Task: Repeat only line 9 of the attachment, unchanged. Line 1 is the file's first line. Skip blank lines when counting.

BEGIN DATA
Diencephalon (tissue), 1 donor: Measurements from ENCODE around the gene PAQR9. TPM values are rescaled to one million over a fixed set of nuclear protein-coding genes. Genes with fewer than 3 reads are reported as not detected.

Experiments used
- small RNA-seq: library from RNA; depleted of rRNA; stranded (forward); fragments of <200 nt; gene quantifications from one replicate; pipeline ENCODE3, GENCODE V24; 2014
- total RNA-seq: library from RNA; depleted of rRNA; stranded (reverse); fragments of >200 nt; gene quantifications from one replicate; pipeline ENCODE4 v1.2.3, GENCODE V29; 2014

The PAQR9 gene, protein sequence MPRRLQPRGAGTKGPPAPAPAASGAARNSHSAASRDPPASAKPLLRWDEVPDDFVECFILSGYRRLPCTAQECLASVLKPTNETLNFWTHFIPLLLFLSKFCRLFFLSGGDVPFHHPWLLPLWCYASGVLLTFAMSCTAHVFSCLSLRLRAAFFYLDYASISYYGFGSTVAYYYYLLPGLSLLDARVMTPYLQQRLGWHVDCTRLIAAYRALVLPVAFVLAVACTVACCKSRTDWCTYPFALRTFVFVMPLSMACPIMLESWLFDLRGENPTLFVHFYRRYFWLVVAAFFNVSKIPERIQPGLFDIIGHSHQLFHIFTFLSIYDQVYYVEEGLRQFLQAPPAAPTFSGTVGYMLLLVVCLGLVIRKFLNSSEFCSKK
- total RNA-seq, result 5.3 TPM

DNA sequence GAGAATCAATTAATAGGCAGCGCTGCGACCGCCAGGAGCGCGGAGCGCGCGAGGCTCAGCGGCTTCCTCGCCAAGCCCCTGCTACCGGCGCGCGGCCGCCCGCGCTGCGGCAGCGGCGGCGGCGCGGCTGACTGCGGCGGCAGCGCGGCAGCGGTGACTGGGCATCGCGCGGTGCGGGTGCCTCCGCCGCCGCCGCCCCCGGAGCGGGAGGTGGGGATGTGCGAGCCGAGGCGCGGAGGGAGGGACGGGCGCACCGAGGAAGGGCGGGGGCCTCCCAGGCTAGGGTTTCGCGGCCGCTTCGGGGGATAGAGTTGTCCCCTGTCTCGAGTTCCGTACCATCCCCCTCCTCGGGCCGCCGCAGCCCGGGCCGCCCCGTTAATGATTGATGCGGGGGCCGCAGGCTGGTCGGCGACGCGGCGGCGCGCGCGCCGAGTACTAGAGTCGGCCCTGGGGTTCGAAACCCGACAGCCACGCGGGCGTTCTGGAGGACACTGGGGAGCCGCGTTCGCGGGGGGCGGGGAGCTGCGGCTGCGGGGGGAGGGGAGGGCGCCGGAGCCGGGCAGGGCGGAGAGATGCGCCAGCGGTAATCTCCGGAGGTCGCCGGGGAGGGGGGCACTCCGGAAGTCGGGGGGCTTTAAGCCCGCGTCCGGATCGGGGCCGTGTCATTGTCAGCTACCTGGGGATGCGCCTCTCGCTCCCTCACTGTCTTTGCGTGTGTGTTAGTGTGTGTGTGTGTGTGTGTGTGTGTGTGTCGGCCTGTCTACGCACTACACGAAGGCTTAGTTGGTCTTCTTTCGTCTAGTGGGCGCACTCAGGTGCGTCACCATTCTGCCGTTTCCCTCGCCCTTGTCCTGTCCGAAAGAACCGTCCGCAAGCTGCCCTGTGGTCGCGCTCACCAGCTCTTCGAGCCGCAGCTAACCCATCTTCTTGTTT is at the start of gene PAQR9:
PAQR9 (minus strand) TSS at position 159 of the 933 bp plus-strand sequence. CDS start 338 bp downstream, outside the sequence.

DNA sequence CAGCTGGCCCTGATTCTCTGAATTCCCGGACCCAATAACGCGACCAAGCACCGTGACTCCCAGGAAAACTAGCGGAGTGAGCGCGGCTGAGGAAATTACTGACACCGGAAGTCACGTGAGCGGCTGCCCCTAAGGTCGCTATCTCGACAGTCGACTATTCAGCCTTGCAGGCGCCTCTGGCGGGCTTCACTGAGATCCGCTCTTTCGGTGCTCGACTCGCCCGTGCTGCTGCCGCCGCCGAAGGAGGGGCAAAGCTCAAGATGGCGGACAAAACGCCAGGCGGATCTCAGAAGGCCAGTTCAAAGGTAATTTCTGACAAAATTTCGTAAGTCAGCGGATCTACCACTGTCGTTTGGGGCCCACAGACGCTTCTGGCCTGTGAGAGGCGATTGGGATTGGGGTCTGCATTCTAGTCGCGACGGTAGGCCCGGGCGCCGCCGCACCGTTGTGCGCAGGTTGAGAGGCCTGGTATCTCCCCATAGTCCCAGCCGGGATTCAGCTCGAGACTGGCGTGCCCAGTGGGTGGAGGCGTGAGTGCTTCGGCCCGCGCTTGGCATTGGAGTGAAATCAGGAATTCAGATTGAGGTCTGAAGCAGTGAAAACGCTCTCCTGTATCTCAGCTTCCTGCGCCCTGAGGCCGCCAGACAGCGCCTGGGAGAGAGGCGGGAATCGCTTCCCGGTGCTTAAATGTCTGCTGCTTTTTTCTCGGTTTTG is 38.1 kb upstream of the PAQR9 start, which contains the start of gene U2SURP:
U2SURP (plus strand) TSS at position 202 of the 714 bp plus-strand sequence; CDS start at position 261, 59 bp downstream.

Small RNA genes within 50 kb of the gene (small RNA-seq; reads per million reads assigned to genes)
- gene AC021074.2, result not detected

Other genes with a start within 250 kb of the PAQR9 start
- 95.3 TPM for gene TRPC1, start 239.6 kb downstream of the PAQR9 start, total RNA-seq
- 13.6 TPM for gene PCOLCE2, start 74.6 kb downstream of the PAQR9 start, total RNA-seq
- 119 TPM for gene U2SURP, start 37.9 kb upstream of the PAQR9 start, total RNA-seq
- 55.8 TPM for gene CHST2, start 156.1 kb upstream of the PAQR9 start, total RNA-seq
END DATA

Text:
DNA sequence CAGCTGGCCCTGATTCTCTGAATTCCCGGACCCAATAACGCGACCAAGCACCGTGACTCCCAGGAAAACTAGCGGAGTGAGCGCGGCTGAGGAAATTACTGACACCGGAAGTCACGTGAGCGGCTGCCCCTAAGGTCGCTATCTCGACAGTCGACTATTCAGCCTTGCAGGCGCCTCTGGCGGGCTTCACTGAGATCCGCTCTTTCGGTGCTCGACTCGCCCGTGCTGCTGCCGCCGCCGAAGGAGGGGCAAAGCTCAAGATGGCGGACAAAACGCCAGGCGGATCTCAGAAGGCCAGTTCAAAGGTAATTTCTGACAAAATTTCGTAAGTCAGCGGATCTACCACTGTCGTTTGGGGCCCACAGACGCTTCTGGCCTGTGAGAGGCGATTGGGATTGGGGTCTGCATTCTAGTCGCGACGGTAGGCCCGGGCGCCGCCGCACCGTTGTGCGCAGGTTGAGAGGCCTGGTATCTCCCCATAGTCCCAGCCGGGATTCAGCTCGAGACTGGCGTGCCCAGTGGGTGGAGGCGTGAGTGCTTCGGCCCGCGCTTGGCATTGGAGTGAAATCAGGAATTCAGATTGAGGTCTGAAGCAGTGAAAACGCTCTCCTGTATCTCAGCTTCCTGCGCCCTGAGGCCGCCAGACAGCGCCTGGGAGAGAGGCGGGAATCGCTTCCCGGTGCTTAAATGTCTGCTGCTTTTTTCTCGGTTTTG is 38.1 kb upstream of the PAQR9 start, which contains the start of gene U2SURP: